ORNL, HTS International Corporation to Collaborate on Manufacturing Research

HTS International Corporation and the Department of Energy's Oak Ridge National Laboratory have signed an agreement to explore potential collaborations in advanced manufacturing research.

Jefferson Lab Director Honored with Energy Secretary Award

Hugh Montgomery, director of the Department of Energy's Thomas Jefferson National Accelerator Facility (Jefferson Lab), was awarded The Secretary's Distinguished Service Award by the Secretary of Energy earlier this year.

New Projects to Make Geothermal Energy More Economically Attractive

Geothermal energy, a clean, renewable source of energy produced by the heat of the earth, provides about 6 percent of California's total power. That number could be much higher if associated costs were lower. Now scientists at the Department of Energy's Lawrence Berkeley National Laboratory (Berkeley Lab) have launched two California Energy Commission-funded projects aimed at making geothermal energy more cost-effective to deploy and operate.

Southern Research Project Advances Novel CO2 Utilization Strategy

The U.S. Department of Energy's Office of Fossil Energy has awarded Southern Research nearly $800,000 for a project that targets a more cost-efficient and environmentally friendly method of producing some of the most important chemicals used in manufacturing.

Harker School Wins 2017 SLAC Regional Science Bowl Competition

After losing its first match of the day to the defending champions, The Harker School's team won 10 consecutive rounds to claim victory in the annual SLAC Regional DOE Science Bowl on Saturday, Feb. 11.

Francis Alexander Named Deputy Director of Brookhaven Lab's Computational Science Initiative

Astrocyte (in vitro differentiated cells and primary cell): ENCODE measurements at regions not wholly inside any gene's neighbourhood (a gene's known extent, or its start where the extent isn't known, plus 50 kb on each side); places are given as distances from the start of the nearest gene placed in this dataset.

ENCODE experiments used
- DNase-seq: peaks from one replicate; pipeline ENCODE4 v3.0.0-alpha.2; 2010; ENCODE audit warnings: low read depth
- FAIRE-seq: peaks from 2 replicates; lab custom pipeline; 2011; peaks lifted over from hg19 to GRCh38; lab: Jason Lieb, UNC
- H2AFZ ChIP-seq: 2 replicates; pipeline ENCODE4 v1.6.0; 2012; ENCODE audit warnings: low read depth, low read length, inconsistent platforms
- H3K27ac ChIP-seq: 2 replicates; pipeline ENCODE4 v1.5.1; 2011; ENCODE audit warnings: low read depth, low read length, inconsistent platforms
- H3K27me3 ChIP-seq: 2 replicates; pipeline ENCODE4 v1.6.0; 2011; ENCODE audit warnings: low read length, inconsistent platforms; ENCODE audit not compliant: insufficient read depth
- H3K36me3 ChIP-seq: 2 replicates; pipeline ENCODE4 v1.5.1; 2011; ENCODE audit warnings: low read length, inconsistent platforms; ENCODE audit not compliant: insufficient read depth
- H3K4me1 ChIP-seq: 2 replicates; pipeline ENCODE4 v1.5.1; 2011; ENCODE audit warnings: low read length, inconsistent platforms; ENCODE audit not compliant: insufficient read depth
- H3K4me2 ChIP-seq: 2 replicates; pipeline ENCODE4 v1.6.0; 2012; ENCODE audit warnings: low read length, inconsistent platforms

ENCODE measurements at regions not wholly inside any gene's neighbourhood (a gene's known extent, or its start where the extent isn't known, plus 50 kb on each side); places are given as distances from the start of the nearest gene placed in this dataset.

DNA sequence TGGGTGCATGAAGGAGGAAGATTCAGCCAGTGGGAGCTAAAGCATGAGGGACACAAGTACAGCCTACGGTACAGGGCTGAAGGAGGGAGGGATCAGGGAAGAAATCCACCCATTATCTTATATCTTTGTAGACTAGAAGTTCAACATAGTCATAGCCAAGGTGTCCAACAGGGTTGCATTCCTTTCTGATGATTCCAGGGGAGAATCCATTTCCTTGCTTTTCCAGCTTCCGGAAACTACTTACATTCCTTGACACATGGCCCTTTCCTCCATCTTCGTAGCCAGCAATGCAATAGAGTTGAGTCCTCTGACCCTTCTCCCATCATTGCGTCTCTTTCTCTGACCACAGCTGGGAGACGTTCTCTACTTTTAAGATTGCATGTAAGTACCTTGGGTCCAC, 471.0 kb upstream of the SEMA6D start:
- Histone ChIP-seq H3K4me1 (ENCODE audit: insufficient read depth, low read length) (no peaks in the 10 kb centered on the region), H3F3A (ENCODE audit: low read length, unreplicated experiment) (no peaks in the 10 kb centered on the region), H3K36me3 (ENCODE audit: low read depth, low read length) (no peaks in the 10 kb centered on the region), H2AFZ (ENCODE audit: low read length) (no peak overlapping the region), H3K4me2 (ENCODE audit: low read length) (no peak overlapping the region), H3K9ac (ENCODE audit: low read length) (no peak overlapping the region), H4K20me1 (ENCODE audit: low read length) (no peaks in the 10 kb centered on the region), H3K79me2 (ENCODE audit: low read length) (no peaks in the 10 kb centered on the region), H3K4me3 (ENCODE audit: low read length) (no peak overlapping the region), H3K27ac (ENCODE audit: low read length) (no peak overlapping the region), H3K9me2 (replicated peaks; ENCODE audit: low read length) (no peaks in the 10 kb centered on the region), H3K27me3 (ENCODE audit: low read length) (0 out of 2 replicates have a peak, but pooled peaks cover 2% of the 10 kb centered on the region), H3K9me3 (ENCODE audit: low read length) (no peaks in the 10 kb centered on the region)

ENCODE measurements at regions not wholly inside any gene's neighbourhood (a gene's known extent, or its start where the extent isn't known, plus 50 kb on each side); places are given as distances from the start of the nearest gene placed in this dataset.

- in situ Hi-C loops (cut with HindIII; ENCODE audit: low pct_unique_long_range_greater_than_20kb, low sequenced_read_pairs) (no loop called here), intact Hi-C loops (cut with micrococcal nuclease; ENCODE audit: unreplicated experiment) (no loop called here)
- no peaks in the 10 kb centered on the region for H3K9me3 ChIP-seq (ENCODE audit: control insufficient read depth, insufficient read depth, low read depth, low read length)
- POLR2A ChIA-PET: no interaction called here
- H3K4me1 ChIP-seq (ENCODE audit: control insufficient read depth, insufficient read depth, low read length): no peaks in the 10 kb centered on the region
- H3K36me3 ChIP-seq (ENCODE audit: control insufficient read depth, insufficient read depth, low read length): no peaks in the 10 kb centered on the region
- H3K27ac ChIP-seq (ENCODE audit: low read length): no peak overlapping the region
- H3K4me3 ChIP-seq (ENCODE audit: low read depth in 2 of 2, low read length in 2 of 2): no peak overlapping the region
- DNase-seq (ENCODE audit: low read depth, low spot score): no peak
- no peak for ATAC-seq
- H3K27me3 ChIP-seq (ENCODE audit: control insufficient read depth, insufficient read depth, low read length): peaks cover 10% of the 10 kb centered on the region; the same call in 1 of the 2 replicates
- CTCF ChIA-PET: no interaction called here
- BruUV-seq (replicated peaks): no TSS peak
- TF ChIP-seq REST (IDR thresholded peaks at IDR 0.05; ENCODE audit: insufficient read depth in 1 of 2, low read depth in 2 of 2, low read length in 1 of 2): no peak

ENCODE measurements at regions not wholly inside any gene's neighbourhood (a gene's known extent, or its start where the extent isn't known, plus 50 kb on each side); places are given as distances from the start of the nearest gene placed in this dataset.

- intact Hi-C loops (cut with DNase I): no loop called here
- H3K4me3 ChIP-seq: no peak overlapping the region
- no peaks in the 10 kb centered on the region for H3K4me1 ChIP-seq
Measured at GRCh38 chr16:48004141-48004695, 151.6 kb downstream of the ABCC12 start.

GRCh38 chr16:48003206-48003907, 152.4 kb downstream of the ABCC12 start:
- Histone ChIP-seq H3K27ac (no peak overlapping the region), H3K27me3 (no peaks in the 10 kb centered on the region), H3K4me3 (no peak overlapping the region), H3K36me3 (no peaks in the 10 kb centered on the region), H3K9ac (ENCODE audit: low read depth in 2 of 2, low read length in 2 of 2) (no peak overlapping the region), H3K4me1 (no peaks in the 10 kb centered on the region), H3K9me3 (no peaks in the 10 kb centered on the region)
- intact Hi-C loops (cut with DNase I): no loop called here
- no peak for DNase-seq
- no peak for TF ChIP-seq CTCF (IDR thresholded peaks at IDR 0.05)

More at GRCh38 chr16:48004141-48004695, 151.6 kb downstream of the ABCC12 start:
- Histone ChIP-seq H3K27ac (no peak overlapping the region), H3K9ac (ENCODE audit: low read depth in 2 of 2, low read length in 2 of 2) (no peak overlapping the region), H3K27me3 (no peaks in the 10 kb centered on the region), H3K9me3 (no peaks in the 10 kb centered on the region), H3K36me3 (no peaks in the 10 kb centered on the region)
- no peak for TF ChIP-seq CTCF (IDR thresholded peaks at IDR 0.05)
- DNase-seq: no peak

Alexander brings extensive management and leadership experience in computational science research to the position.

Kalinin, Paranthaman Elected Materials Research Society Fellows

Two researchers at Oak Ridge National Laboratory, Sergei Kalinin and Mariappan Parans Paranthaman, have been elected fellows of the Materials Research Society.

Two PNNL Researchers Elected to Membership in the National Academy of Engineering

Two scientists at the Pacific Northwest National Laboratory will become members of the prestigious National Academy of Engineering.


High-Energy Electrons Probe Ultrafast Atomic Motion

A new technique synchronized high-energy electrons with an ultrafast laser pulse to probe how vibrational states of atoms change in time.

Rare Earth Recycling

A new energy-efficient separation of rare earth elements could provide a new domestic source of critical materials.

Modeling the "Flicker" of Gluons in Subatomic Smashups

A new model identifies a high degree of fluctuations in the glue-like particles that bind quarks within protons as essential to explaining proton structure.

Rare Nickel Atom Has "Doubly Magic" Structure

Supercomputing calculations confirm that rare nickel-78 has unusual structure, offering insights into supernovas.

Microbial Activity in the Subsurface Contributes to Greenhouse Gas Fluxes

Natural carbon dioxide production from deep subsurface soils contributes significantly to emissions, even in a semiarid floodplain.

Stretching a Metal Into an Insulator